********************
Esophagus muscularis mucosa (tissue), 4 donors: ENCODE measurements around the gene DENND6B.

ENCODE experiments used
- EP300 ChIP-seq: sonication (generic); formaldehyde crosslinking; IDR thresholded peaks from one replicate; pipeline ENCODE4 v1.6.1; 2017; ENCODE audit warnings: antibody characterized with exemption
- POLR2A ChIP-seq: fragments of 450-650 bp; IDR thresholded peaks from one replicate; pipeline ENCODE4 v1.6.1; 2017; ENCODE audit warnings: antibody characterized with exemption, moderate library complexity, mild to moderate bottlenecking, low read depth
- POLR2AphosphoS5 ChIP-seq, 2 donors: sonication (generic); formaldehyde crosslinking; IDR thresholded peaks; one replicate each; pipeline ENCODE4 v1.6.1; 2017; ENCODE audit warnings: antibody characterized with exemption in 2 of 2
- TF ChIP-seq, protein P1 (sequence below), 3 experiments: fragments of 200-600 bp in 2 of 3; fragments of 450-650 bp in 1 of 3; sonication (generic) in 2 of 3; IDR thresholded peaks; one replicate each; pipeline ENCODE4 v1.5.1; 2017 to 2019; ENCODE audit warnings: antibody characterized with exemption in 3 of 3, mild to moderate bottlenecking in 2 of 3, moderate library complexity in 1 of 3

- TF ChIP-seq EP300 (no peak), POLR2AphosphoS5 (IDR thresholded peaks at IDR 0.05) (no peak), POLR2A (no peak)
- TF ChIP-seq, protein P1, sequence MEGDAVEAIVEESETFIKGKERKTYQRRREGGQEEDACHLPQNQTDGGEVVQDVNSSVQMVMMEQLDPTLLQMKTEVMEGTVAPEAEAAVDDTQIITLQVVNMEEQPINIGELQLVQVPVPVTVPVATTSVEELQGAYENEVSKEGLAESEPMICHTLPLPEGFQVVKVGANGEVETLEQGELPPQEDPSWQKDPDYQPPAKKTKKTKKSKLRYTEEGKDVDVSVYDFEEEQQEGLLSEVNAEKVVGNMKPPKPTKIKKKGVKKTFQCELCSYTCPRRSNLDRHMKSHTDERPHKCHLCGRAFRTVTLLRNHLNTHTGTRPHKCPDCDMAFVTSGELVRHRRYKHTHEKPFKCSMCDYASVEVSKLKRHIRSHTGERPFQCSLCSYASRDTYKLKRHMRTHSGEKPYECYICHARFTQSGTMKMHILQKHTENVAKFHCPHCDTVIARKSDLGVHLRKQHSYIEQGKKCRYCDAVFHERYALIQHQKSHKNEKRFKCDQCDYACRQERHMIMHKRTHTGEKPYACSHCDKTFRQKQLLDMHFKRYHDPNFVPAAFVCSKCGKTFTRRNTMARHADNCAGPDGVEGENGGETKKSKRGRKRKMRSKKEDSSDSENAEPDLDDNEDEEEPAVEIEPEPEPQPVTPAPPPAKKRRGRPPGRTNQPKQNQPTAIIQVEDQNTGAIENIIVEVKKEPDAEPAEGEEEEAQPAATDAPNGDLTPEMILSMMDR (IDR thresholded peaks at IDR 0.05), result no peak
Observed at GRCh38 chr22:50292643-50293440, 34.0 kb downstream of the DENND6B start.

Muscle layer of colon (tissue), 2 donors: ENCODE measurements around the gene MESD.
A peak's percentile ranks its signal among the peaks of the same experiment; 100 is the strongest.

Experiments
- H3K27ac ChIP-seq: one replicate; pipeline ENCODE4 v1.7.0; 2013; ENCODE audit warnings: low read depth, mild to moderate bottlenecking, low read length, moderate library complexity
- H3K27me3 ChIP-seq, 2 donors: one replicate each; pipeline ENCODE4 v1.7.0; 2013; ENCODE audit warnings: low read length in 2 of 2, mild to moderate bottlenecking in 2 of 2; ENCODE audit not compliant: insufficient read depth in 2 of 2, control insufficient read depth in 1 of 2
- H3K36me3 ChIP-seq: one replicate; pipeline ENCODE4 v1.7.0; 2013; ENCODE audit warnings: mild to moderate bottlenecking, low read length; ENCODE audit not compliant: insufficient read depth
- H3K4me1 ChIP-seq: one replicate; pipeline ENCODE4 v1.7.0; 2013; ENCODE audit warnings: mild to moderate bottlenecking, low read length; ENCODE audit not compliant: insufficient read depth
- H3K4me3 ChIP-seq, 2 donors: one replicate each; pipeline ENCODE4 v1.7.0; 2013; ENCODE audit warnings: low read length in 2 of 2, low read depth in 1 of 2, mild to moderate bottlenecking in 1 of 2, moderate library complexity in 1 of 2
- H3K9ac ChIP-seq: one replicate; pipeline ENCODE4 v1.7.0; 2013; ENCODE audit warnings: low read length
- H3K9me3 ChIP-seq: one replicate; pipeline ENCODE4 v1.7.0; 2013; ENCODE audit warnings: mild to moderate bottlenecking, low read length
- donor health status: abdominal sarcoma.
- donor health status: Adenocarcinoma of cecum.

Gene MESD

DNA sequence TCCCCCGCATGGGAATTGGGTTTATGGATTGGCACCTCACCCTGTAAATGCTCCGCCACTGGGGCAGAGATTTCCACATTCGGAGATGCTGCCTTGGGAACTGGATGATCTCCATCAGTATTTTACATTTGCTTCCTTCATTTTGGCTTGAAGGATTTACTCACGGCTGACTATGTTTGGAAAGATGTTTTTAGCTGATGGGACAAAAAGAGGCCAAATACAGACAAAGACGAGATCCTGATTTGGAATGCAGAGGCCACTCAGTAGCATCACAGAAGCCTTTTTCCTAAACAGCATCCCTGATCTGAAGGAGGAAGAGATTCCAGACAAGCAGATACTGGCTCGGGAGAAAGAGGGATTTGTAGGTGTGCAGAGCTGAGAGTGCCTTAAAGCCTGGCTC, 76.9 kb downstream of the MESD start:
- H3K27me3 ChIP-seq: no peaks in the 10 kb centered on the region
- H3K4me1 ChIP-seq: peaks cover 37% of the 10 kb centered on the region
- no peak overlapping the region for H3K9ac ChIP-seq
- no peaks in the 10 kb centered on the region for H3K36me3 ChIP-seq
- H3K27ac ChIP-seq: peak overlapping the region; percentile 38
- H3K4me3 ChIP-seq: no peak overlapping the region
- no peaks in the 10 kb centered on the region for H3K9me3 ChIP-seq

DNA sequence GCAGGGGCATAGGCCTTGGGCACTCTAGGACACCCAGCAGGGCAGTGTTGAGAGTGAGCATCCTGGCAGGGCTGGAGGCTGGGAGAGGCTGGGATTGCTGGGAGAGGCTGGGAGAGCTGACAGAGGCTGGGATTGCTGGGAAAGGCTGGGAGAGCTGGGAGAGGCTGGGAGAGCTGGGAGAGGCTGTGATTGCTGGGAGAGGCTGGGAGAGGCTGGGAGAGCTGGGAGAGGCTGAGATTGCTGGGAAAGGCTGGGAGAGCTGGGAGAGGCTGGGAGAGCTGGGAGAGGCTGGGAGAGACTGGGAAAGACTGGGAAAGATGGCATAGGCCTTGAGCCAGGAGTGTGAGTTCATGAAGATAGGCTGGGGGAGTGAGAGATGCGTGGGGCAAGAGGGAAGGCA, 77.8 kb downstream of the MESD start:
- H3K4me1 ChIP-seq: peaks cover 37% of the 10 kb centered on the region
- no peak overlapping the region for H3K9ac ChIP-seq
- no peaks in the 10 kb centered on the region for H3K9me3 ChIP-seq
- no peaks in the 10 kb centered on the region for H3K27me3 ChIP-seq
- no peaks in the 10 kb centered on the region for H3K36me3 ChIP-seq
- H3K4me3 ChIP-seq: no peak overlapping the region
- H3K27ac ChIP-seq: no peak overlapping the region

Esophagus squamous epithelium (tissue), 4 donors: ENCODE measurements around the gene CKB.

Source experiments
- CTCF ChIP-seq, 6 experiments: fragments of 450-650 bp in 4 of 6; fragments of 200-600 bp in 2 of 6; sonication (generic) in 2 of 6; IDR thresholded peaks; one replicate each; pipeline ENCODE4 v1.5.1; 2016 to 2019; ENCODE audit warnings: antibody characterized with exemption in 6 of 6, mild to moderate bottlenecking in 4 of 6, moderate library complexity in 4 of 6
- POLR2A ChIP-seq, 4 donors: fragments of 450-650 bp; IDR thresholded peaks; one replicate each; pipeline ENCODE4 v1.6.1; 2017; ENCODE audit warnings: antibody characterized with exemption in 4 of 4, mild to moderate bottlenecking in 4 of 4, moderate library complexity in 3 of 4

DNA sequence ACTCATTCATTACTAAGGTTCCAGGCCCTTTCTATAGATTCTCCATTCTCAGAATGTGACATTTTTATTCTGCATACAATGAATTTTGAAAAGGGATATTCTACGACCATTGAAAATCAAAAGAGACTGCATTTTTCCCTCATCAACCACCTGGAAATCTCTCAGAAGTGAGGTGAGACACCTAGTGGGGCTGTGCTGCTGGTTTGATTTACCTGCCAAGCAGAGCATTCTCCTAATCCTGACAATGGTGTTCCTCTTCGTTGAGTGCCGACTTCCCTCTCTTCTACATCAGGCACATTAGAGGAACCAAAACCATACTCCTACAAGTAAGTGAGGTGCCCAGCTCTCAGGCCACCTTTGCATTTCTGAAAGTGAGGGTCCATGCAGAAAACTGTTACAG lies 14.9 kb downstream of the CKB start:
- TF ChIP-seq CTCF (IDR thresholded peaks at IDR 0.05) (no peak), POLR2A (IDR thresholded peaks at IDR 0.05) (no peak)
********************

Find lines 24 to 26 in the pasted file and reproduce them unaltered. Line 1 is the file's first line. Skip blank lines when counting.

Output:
- H3K27me3 ChIP-seq: no peaks in the 10 kb centered on the region
- H3K4me1 ChIP-seq: peaks cover 37% of the 10 kb centered on the region
- no peak overlapping the region for H3K9ac ChIP-seq